What to Do About Body Acne

The weather’s warm and you’re...broken out. And not just on your face. But you’re not alone: Roughly 50% of acne sufferers are also prone to breakouts on their chest or back.

Commonly known by the internet as “bacne”—but to the dermatology community as “truncal acne”—body acne is a pesky condition in any season. Come summer, when hot days, scantier clothing, and an abundance of sunscreen make their annual debut, it can feel like the very act of enjoying summer is contributing to the breakout cycle.

To get the details on body acne’s causes and most promising treatments, we spoke with Stanford-trained integrative dermatologist and founder of WELL Dermatology, Dr. Erika Klemperer, who here offers her modern method for ridding acne from head to...well, back—for good.

First things first: stop scrubbing

“Acne is not from poor hygiene,” Dr. Klemperer underscores.

She recommends showering soon after exercising, but says typically acne is caused by a greater imbalance in the body, including:

  • An increase in sebum production
  • An imbalance of bacteria
  • Blockage of pores
  • Inflammation

The underlying causes of these imbalances can be hormonal changes, an unbalanced diet, lack of sleep, and stress. Her integrative practice focuses on finding and treating the cause.

The inside-out protocol

So Dr. Klemperer takes “an inside-out approach,” treating acne holistically through diet, nutrient-rich topical treatments, and healthy habits.

“I work a lot on gut health because that plays a significant factor in inflammation,” she says.

Here are her acne-busting tips.

Skip the ice cream

Sugar and dairy are the main culprits when it comes to acne-causing foods, she says. Sweeteners and sugar from refined carbs can cause inflammation, and traditional dairy is often chock full of hormones, which can send your complexion into a tailspin. Best to skip both while you restore balance to your skin.

Instead, fill a smoothie with all your favorite summer fruits and sprinkle in some ground flaxseed for a dose of skin-supportive omega-3 fatty acids.

Gentler is better

Throw out anything harsh, stripping, or abrasive. These type of treatments break down the skin’s protective barrier, allowing in more bacteria and irritants.

She recommends using nutrient-rich skincare to feed skin antioxidants and anti-inflammatories, which help repair damage and heal infection. Dr. Klemperer’s favorite skincare ingredients for breakouts? Vitamin C; niacinamide; oils rich omega-3 fatty acids, like hemp seed oil; green tea; and clay.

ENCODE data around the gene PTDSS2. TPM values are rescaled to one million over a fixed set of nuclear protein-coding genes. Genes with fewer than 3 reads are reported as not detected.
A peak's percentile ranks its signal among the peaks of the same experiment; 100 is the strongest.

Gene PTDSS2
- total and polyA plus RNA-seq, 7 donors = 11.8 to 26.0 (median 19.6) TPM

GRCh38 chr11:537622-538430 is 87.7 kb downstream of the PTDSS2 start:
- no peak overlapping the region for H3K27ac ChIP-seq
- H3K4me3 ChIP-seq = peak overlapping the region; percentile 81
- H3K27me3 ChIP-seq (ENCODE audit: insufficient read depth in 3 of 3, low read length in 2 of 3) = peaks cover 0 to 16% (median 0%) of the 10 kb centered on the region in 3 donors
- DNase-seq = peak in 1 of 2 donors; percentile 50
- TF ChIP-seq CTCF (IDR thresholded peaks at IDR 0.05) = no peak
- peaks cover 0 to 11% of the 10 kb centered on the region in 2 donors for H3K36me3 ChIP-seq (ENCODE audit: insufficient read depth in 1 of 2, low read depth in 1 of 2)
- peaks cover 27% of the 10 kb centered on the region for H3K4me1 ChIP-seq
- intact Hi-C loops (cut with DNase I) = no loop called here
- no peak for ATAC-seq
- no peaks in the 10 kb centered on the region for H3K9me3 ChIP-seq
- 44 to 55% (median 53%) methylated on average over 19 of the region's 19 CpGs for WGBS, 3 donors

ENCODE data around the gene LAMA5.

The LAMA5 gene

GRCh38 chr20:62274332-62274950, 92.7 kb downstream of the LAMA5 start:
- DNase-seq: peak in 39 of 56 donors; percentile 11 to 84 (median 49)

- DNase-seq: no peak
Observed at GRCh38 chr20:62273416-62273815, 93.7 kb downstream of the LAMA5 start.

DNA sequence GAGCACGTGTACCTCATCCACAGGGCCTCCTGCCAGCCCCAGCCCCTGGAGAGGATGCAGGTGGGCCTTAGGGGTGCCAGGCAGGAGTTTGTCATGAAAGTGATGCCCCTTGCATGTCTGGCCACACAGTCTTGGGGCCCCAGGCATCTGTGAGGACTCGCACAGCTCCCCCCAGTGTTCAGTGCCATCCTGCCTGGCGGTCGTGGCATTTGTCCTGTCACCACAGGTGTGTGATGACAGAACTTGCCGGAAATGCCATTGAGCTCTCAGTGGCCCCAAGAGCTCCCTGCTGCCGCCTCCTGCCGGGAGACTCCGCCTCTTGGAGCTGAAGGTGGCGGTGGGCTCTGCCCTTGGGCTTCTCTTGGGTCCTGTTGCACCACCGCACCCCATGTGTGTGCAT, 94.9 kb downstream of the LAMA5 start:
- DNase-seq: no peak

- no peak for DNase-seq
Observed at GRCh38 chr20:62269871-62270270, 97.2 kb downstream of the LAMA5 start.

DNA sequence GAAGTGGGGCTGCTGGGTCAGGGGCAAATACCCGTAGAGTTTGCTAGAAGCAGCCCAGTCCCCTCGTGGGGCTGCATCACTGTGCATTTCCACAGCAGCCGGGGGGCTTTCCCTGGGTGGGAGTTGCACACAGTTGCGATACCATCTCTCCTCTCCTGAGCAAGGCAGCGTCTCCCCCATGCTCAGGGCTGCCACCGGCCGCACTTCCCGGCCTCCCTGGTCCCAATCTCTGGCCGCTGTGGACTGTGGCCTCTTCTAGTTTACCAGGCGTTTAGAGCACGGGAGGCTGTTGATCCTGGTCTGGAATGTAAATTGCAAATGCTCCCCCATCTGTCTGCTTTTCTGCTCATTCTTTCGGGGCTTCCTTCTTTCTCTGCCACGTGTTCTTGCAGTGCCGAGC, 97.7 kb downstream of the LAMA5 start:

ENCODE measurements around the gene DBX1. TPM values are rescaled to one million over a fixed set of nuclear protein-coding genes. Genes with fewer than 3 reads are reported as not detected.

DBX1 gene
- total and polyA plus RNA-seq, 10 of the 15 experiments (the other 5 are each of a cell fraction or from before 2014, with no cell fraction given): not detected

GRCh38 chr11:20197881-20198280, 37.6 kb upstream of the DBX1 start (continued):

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Take a siesta (and the long way home)

“Sleep decreases inflammation and oxidative stress and increases our immunity,” says Dr. Klemperer. As does exercise. Picking up a theme here? Her protocol might sound similar to the habits your doctor, acupuncturist, and uber-healthy coworker keep touting as well.

Make skincare a respite

Ask yourself: do you dread your skincare routine? Traditional acne treatments are harsh on skin. They sting and dry you out, so it’s no surprise that many people have a contentious relationship with skincare.

The gentler, nutrient-rich products that Dr. Klemperer recommends tend to feel more luxurious and indulgent. She notes: “[Skincare] can be very meditative and can really help as a method to manage stress. I see something shift when skincare becomes pleasurable.”

Let go of stress

The demands of modern life leave most of us with too much cortisol pumping through our bodies. And “those spikes in cortisol are really messing up our hormones,” Dr. Klemperer says. When hormones are out of whack, our complexions, among other things, follow.

For the sake of your cortisol levels, breathe, get out into nature, do some yoga—it will do more than just make you feel good.

Detox your home

Contact with harmful chemicals is yet another thing altering the natural balance in our bodies. Being cognizant of pesticides and other chemicals in produce, cleaning supplies, personal care products, plastic goods, and processed foods can help you avoid unnecessary exposure—as well as hormone-related breakouts.